EPA seeks information as it reviews the rules on hydrogen cyanamide

The Environmental Protection Authority  is initiating a reassessment of the plant growth regulator hydrogen cyanamide and seeks  information on how and where it is being used in New Zealand.

Hydrogen cyanamide products are used mainly by orchardists, particularly kiwifruit and apple growers, to promote bud formation.

Six hydrogen cyanamide products are registered with NZ Food Safety at the Ministry of Primary Industries. They are:

Hi-Cane
Treestart
Hortcare Hi-break
Synergy HC
Gro-Chem HC-50
Cyan

These products are restricted to commercial use only. Continue reading

Reassessments of methyl bromide and benzyl alkonium chlorides

The Environmental Protection Authority today released two press statements regarding chemicals used in agriculture and horticulture and for quarantine fumigation.

First, it has initiated an application for a modified reassessment of benzyl alkonium chloride (BAC).

Second, it has produced a timeline to show the progress of an application to reassess methyl bromide.

Submissions on the EPA’s proposed updates to the BAC approvals are now open.

BAC are a family of surfactants used in New Zealand used – for example – in detergents, pesticides, veterinary medicines, timber treatments, and disinfectants. Continue reading

EPA imposes greater restrictions on the use of paraquat

The Environmental Protection Authority (EPA) is placing greater controls on the use of the herbicide paraquat.

Paraquat is the first active ingredient on our priority chemicals list, announced in October 2018, to be reassessed.

A Decision-making Committee appointed by the EPA held a public hearing in September, following a period for public submissions on the reassessment application earlier this year.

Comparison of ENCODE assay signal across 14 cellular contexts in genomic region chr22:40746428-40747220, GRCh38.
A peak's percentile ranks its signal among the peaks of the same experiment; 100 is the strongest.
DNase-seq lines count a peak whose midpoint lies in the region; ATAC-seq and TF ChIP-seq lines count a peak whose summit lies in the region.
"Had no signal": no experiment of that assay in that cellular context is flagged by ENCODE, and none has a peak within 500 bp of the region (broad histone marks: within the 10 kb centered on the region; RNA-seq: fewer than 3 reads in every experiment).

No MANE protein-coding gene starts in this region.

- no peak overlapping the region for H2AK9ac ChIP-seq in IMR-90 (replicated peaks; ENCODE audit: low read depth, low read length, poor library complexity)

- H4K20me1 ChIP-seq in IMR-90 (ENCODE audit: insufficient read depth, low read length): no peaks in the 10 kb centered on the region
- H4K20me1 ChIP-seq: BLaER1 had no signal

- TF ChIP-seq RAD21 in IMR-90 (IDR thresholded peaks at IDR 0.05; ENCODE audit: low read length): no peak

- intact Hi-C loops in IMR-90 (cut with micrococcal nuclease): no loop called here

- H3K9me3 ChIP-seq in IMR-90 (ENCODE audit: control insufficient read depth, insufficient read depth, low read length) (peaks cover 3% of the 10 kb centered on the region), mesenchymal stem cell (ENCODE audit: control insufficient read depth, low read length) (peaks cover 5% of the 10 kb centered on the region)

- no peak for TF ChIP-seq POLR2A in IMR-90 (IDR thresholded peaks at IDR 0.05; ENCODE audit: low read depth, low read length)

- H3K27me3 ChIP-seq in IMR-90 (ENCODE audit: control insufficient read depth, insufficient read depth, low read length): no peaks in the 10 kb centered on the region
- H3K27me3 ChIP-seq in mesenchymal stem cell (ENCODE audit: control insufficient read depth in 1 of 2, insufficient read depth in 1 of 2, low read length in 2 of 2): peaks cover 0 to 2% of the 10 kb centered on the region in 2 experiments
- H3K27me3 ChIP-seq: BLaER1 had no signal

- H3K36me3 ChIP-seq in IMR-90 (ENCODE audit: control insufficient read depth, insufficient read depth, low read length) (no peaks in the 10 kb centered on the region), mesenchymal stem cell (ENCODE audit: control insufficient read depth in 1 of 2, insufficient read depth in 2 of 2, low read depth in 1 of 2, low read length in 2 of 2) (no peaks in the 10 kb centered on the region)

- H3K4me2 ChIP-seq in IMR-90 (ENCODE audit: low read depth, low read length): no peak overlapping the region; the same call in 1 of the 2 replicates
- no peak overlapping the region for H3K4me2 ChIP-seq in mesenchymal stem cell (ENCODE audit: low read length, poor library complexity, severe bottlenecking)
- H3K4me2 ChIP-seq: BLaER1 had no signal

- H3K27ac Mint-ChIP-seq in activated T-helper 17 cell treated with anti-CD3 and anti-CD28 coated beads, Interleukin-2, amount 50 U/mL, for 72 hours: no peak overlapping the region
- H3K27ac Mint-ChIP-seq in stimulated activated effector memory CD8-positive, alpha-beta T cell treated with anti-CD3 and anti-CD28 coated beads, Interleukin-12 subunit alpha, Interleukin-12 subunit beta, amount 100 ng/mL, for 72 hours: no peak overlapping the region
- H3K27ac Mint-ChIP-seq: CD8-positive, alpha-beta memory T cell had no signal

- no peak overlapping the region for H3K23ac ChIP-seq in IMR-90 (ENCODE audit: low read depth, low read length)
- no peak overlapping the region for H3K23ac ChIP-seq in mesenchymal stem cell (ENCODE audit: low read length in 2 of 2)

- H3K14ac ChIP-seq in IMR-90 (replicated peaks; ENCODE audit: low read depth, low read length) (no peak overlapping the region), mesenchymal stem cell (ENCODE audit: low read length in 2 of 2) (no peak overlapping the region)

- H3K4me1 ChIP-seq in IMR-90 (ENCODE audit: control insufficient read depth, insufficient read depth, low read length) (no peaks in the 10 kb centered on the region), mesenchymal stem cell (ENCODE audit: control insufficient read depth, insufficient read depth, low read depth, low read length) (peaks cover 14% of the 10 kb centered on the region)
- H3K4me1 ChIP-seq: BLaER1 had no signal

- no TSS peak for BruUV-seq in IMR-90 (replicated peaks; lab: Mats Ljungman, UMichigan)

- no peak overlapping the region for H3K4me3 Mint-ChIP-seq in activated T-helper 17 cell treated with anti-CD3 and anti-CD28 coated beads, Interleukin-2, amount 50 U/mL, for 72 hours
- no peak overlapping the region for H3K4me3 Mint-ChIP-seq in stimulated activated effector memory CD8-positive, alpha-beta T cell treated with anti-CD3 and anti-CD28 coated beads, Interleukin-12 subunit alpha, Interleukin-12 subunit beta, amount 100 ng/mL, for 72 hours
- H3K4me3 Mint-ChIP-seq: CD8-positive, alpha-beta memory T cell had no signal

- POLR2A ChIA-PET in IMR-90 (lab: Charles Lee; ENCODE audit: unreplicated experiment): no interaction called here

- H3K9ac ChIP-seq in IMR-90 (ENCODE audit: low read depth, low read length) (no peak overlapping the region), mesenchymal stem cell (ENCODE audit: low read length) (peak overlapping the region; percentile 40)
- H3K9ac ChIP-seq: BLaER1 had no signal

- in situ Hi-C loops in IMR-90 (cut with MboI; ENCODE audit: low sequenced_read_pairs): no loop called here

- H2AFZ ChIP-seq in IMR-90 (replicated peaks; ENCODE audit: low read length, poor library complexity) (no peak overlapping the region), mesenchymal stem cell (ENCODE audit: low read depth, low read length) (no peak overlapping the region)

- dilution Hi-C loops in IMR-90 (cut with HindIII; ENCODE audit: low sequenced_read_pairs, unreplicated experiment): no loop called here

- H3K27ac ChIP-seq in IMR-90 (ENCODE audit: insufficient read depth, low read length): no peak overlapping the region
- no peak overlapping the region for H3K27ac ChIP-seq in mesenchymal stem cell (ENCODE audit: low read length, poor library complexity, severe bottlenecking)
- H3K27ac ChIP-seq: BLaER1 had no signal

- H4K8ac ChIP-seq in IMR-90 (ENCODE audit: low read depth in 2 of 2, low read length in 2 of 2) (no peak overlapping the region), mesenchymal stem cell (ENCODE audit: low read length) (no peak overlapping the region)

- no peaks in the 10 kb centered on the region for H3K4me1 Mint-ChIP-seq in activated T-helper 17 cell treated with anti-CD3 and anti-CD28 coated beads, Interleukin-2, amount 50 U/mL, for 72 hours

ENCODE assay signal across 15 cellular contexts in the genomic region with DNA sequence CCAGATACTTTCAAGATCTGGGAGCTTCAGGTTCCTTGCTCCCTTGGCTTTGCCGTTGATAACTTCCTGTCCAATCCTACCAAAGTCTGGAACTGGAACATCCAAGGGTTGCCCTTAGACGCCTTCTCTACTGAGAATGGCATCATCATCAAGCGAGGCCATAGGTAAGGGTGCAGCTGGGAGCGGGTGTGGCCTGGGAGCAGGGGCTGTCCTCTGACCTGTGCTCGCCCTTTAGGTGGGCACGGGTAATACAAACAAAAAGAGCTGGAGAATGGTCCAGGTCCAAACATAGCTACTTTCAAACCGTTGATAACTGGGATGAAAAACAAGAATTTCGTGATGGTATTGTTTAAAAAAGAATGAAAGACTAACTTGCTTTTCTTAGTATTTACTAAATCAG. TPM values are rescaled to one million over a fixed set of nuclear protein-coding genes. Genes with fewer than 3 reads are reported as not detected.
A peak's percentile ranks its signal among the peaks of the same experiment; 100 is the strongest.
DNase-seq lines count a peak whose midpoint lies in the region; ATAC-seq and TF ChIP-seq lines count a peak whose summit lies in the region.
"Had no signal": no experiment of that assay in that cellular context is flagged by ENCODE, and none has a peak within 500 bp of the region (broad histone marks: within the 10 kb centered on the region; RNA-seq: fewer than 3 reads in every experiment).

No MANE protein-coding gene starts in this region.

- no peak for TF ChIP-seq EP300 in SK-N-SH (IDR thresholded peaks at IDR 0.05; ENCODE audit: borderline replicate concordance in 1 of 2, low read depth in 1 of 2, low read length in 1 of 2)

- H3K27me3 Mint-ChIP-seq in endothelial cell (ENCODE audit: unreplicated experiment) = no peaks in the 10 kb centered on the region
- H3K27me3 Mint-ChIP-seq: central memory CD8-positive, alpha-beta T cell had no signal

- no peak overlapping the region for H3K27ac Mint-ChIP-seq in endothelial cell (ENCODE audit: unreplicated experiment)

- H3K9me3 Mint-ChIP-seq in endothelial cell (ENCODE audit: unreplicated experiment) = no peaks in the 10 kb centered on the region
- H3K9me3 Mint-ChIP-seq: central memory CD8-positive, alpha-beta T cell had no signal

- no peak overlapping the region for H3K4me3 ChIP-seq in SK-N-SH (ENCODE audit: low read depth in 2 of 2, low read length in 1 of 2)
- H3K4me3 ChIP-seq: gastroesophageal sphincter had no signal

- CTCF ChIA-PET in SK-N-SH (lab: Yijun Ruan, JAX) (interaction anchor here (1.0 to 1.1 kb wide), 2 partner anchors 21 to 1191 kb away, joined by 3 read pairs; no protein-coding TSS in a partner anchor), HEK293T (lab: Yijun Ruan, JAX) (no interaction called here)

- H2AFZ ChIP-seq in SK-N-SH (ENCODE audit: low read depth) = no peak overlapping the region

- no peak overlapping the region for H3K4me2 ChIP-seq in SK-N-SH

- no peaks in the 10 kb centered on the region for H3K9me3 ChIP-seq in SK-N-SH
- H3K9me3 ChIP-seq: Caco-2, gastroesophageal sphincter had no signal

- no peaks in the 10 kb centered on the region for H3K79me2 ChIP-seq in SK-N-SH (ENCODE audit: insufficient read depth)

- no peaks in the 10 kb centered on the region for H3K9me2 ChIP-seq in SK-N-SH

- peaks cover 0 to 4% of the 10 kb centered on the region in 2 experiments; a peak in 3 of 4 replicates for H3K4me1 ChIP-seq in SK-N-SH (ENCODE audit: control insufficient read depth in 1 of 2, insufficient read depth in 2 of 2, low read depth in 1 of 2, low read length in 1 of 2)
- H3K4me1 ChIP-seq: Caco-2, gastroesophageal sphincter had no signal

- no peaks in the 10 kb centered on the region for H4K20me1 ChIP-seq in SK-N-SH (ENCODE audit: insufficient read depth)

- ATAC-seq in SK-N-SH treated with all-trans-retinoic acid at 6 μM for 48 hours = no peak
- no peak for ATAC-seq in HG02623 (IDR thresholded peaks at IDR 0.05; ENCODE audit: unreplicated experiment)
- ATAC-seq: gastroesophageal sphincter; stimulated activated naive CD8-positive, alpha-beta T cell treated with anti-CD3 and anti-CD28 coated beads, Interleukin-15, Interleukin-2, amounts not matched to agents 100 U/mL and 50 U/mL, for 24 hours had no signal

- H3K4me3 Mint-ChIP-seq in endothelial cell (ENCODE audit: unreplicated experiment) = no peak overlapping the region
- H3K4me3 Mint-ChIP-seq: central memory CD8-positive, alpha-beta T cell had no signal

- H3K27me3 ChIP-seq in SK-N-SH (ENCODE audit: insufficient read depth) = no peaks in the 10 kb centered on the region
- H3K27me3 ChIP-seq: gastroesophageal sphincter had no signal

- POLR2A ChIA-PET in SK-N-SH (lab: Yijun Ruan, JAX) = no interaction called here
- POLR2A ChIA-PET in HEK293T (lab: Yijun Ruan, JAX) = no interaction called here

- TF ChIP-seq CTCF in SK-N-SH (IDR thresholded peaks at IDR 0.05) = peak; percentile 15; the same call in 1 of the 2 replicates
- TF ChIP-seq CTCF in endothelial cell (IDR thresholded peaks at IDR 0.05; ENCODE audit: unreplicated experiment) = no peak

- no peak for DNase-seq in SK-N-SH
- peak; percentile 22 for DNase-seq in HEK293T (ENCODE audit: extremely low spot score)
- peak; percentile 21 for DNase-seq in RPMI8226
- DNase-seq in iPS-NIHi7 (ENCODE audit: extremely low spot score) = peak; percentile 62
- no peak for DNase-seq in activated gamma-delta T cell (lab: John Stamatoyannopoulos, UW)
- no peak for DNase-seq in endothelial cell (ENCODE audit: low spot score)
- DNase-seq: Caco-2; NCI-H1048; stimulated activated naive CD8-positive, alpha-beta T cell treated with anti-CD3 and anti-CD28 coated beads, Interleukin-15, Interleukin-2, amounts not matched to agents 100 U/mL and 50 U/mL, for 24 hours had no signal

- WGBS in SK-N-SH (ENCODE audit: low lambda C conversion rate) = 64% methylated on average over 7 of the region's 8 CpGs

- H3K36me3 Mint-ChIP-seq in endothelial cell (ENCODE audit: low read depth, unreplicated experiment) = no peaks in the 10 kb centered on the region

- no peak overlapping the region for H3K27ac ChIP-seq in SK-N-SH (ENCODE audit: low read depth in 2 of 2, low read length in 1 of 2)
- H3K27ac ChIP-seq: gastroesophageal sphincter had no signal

The committee has determined that paraquat’s use will be restricted to horticultural and agricultural applications; biosecurity will only be allowed with special permission; the maximum application rates have been reduced; and the buffer zones have been revised. The key changes will be phased in over the next 12 months, with labels to be updated within 24 months. Continue reading

Public views sought on persistent organic pollutants

The Environmental Protection Authority is seeking public views on a proposal that New Zealand ratify international agreements on banning and controlling some of the world’s most toxic and persistent substances.

The Acting General Manager of the Hazardous Substances Group, Gayle Holmes, says parties to both the Stockholm and Rotterdam Conventions meet every two years and decide on the addition of any new chemicals to the list of those that should be banned or restricted.

“This is important work where key global players agree to eliminate or restrict the use and production of the worst of the worst chemicals in the world,” says Gayle.

“But in order for this to take place in New Zealand, amendments are required to the relevant New Zealand laws.”

The Stockholm Convention bans and restricts persistent organic pollutants while the Rotterdam Convention focuses on cooperation between member countries about these chemicals.

“Persistent organic pollutants are dangerous substances that remain in the environment and can accumulate in the bodies of people and other living things,” says Gayle.

The Stockholm Convention has called for the ban of decabromodiphenyl ether, which is a flame retardant that was commonly used in plastics in electronic equipment, and in textiles in furniture and carpets.

Additionally, short-chain chlorinated paraffins, which were used in rubber, paints, adhesives and sealants, and metal-working cutting fluids, have made the list.

The Rotterdam Convention has added the pesticides carbofuran and trichlorfon to their watch list, both of these chemicals have been reassessed under the HSNO Act, and were subsequently prohibited for use as pesticides in New Zealand in 2011.

It is proposed that Tributyl tin compounds, commonly used on an industrial scale as boat anti-fouling paint prior to 2000, will now be subject to more notification and control between member states.

The public can provide feedback on our website until 16 July 2018.

Online submissions can be made HERE. 

Source: Environmental Protection Authority